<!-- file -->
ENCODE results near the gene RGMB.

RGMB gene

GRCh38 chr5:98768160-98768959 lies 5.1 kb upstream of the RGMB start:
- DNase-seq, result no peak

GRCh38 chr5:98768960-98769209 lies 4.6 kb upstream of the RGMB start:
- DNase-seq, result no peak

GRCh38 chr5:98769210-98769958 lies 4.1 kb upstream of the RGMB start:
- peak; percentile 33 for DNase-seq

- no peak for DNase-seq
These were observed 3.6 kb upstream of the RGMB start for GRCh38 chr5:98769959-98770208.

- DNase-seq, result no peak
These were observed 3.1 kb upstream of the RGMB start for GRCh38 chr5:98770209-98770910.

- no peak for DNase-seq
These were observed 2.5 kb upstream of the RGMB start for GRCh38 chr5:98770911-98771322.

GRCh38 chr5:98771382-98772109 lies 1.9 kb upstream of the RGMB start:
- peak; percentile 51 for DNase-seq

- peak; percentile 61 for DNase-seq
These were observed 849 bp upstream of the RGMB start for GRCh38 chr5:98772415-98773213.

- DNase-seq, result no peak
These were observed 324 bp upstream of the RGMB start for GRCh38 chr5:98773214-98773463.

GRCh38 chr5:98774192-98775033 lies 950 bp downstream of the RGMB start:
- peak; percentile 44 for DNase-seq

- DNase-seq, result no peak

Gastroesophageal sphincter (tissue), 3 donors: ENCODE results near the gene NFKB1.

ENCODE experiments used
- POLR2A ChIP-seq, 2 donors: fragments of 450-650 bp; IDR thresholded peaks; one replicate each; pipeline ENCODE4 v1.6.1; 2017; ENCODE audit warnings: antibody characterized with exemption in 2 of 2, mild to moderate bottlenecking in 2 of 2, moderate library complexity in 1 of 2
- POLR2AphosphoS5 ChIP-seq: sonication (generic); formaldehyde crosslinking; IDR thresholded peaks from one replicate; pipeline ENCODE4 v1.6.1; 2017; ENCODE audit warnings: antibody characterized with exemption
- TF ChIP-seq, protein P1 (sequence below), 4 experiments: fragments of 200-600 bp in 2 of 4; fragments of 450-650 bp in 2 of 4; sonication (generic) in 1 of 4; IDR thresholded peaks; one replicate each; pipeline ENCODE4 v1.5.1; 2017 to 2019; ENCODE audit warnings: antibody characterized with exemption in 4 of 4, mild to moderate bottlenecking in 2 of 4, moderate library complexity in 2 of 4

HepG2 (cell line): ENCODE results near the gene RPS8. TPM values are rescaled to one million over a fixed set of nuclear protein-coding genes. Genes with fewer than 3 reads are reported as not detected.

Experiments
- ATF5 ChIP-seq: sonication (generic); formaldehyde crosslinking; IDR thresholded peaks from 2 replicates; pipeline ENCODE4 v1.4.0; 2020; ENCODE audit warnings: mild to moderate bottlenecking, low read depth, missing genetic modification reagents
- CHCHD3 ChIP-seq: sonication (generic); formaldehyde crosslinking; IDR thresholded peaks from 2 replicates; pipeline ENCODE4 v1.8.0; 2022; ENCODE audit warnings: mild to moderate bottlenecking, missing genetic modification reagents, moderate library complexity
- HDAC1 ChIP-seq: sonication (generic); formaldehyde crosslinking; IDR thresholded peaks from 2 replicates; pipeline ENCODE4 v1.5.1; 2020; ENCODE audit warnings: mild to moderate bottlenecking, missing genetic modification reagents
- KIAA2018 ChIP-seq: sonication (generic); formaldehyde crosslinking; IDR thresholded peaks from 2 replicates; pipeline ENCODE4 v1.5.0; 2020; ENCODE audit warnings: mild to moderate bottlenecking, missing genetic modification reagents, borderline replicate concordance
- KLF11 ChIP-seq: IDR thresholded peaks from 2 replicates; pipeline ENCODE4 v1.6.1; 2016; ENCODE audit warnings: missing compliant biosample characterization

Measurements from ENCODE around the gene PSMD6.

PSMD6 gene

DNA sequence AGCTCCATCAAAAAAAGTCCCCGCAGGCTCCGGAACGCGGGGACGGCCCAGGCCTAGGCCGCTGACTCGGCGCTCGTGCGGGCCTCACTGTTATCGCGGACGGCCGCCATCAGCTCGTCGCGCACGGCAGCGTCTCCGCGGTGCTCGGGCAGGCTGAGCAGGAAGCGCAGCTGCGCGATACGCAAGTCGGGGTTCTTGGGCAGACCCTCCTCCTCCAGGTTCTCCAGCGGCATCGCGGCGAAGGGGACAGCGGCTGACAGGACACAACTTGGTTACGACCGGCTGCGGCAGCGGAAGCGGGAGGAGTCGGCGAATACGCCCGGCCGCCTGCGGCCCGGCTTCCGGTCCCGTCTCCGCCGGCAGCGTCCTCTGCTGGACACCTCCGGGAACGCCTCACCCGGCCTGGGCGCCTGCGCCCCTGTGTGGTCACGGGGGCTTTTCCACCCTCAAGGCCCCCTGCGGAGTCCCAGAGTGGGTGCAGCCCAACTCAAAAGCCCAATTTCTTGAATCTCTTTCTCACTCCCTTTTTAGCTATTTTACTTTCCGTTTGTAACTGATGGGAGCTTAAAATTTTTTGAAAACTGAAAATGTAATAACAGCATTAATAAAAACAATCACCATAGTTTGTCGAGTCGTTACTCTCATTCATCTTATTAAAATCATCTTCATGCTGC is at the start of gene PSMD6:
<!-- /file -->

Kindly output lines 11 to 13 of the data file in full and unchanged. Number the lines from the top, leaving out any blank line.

- DNase-seq, result no peak
These were observed 3.1 kb upstream of the RGMB start for GRCh38 chr5:98770209-98770910.

- no peak for DNase-seq